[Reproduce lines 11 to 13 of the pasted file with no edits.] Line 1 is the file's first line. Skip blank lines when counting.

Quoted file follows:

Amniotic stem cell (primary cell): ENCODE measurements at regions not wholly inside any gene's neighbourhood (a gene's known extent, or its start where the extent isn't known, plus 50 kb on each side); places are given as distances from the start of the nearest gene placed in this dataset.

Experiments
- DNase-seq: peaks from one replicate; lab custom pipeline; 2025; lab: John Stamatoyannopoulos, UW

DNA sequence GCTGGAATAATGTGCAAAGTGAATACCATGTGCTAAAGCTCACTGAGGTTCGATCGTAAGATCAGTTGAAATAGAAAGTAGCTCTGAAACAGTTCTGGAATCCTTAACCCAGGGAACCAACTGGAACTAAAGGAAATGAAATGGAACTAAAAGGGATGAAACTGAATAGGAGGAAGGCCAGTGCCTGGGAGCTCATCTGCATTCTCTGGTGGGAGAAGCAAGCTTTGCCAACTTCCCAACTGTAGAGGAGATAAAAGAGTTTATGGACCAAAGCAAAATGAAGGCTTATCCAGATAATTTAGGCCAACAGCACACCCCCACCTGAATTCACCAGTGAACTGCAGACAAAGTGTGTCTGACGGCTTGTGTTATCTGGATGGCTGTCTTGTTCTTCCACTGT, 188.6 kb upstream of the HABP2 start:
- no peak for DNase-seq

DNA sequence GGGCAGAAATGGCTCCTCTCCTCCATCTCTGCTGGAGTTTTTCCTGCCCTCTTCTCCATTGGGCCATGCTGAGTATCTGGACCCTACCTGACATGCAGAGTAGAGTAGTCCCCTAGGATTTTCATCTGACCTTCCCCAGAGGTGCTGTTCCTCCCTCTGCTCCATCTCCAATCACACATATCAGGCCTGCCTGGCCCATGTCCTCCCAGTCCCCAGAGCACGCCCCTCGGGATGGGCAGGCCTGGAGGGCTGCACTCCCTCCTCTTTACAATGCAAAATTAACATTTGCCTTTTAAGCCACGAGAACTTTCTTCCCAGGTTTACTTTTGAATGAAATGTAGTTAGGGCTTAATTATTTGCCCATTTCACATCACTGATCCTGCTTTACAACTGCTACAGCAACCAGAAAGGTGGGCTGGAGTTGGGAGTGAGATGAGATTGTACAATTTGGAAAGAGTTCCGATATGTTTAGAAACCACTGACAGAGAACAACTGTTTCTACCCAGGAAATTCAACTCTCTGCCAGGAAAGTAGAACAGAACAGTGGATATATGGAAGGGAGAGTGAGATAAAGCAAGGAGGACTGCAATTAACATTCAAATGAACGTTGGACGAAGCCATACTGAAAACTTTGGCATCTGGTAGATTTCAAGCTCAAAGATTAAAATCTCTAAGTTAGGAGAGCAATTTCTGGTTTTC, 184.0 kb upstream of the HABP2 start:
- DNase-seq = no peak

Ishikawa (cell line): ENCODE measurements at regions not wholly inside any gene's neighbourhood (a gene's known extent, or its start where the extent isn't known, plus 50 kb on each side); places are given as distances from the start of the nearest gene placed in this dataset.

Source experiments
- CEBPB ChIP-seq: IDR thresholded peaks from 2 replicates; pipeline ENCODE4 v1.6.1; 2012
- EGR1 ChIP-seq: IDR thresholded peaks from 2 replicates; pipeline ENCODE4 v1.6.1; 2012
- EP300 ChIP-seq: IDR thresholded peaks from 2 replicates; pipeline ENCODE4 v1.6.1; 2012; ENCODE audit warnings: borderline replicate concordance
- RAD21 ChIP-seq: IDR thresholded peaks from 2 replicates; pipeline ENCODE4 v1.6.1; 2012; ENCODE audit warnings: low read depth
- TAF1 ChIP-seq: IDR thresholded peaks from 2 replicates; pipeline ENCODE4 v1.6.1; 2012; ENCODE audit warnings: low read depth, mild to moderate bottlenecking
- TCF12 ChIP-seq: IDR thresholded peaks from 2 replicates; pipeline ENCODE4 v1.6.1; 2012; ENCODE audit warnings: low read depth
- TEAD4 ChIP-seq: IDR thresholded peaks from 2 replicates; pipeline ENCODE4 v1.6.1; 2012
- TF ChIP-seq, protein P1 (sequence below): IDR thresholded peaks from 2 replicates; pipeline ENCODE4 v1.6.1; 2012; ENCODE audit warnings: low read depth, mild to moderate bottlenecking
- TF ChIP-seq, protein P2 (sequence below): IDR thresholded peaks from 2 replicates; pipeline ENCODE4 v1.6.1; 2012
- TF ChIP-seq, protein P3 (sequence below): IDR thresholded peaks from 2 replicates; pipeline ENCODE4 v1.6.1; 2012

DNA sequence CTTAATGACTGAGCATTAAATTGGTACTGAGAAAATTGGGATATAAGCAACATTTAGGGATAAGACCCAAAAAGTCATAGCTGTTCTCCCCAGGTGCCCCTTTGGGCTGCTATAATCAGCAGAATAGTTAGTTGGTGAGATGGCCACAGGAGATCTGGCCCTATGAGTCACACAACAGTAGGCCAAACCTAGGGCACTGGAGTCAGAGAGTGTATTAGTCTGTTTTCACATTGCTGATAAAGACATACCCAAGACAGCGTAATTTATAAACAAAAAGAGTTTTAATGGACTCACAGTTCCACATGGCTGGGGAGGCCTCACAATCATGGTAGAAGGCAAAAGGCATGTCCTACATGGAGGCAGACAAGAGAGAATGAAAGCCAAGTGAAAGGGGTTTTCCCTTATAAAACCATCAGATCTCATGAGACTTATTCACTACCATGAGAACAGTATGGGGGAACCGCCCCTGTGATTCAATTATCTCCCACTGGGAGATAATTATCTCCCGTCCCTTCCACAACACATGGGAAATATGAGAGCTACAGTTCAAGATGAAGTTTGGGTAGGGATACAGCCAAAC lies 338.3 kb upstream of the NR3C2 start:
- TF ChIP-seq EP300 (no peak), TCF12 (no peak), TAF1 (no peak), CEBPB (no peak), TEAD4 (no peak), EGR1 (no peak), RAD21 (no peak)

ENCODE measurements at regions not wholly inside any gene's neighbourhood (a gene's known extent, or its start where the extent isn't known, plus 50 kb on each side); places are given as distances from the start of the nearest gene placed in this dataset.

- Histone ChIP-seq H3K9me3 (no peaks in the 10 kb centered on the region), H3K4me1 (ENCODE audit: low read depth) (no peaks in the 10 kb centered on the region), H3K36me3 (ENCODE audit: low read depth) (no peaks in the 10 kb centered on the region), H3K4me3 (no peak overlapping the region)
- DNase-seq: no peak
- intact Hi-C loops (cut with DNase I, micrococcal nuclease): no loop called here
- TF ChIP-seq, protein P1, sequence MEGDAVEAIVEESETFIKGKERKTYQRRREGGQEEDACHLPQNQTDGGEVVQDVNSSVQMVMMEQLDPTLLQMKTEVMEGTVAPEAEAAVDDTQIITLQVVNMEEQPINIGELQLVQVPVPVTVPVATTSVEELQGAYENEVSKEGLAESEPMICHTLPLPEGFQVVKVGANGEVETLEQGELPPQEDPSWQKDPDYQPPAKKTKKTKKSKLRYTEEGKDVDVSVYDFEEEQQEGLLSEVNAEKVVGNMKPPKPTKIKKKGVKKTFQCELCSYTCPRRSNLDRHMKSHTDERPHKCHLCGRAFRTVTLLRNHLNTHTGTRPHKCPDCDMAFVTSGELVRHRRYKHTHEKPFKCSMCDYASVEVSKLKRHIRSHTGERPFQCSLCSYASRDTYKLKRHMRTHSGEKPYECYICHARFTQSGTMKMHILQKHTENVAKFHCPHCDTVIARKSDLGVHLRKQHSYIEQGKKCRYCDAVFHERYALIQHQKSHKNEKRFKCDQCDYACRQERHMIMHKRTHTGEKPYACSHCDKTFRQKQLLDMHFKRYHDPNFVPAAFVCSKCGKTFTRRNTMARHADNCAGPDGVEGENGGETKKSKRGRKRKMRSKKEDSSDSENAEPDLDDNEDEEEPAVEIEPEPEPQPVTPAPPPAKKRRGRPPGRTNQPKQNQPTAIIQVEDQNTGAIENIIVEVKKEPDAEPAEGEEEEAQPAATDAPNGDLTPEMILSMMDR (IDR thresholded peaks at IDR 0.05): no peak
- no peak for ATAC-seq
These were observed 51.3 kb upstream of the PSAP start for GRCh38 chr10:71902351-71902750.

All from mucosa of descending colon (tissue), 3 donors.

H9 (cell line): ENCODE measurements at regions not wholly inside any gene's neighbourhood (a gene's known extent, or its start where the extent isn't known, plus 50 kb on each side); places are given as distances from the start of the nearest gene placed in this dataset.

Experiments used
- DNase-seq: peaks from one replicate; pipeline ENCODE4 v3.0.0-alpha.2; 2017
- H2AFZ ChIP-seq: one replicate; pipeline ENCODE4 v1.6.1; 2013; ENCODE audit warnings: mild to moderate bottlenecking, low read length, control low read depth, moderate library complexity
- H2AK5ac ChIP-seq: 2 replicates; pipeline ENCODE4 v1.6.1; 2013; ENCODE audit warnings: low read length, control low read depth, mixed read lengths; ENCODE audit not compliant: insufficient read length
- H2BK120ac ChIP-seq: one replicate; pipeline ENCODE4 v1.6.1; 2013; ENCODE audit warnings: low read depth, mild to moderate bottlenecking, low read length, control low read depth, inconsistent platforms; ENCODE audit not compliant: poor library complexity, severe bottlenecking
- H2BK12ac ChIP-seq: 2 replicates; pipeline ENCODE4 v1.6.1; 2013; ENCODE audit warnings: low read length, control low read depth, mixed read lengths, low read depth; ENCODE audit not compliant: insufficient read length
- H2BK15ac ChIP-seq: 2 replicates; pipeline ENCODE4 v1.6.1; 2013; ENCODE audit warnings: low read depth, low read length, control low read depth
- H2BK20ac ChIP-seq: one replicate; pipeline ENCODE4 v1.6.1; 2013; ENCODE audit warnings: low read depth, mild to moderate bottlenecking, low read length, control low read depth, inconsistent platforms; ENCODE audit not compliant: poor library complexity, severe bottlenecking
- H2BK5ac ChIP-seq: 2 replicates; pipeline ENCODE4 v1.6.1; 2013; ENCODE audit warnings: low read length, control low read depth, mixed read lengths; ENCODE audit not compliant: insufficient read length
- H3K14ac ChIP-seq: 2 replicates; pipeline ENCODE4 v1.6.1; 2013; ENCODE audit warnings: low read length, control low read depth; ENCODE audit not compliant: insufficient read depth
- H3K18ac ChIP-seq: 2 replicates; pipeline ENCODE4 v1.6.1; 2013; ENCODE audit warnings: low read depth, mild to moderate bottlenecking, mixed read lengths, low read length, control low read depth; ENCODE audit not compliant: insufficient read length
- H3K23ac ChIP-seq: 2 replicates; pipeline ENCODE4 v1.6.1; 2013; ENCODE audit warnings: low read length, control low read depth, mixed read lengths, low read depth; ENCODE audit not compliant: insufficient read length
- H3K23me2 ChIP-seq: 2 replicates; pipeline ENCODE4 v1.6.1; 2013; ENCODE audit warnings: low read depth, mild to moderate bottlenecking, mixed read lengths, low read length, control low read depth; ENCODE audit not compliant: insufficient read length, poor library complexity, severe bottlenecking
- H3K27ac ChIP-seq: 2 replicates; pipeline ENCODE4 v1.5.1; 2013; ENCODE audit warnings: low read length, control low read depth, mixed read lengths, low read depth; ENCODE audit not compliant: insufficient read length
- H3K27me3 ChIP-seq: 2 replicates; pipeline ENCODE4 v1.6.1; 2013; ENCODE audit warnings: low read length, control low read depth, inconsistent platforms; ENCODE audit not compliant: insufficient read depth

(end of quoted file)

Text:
- EGR1 ChIP-seq: IDR thresholded peaks from 2 replicates; pipeline ENCODE4 v1.6.1; 2012
- EP300 ChIP-seq: IDR thresholded peaks from 2 replicates; pipeline ENCODE4 v1.6.1; 2012; ENCODE audit warnings: borderline replicate concordance
- RAD21 ChIP-seq: IDR thresholded peaks from 2 replicates; pipeline ENCODE4 v1.6.1; 2012; ENCODE audit warnings: low read depth